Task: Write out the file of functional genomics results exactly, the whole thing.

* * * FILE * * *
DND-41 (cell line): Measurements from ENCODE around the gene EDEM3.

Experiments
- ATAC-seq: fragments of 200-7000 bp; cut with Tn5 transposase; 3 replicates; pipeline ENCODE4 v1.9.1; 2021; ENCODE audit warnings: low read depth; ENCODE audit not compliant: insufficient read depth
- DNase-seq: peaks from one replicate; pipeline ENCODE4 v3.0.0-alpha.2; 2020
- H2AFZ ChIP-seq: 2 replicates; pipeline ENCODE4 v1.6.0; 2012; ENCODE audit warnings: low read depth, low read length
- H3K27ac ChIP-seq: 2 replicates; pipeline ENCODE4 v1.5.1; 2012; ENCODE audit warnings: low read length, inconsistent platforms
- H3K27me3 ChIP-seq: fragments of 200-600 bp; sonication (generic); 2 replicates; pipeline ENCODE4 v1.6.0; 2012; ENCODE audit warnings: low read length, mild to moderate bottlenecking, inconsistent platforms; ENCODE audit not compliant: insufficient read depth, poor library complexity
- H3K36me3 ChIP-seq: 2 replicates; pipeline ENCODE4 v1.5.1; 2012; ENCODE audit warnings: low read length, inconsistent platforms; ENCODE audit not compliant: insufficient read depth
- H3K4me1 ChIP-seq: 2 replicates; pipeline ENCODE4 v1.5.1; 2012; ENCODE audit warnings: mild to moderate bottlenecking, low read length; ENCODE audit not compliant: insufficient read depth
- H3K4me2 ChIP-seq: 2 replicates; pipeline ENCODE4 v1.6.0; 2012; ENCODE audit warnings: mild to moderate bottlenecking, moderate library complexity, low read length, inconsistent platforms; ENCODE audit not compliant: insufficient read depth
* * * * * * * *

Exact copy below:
DND-41 (cell line): Measurements from ENCODE around the gene EDEM3.

Experiments
- ATAC-seq: fragments of 200-7000 bp; cut with Tn5 transposase; 3 replicates; pipeline ENCODE4 v1.9.1; 2021; ENCODE audit warnings: low read depth; ENCODE audit not compliant: insufficient read depth
- DNase-seq: peaks from one replicate; pipeline ENCODE4 v3.0.0-alpha.2; 2020
- H2AFZ ChIP-seq: 2 replicates; pipeline ENCODE4 v1.6.0; 2012; ENCODE audit warnings: low read depth, low read length
- H3K27ac ChIP-seq: 2 replicates; pipeline ENCODE4 v1.5.1; 2012; ENCODE audit warnings: low read length, inconsistent platforms
- H3K27me3 ChIP-seq: fragments of 200-600 bp; sonication (generic); 2 replicates; pipeline ENCODE4 v1.6.0; 2012; ENCODE audit warnings: low read length, mild to moderate bottlenecking, inconsistent platforms; ENCODE audit not compliant: insufficient read depth, poor library complexity
- H3K36me3 ChIP-seq: 2 replicates; pipeline ENCODE4 v1.5.1; 2012; ENCODE audit warnings: low read length, inconsistent platforms; ENCODE audit not compliant: insufficient read depth
- H3K4me1 ChIP-seq: 2 replicates; pipeline ENCODE4 v1.5.1; 2012; ENCODE audit warnings: mild to moderate bottlenecking, low read length; ENCODE audit not compliant: insufficient read depth
- H3K4me2 ChIP-seq: 2 replicates; pipeline ENCODE4 v1.6.0; 2012; ENCODE audit warnings: mild to moderate bottlenecking, moderate library complexity, low read length, inconsistent platforms; ENCODE audit not compliant: insufficient read depth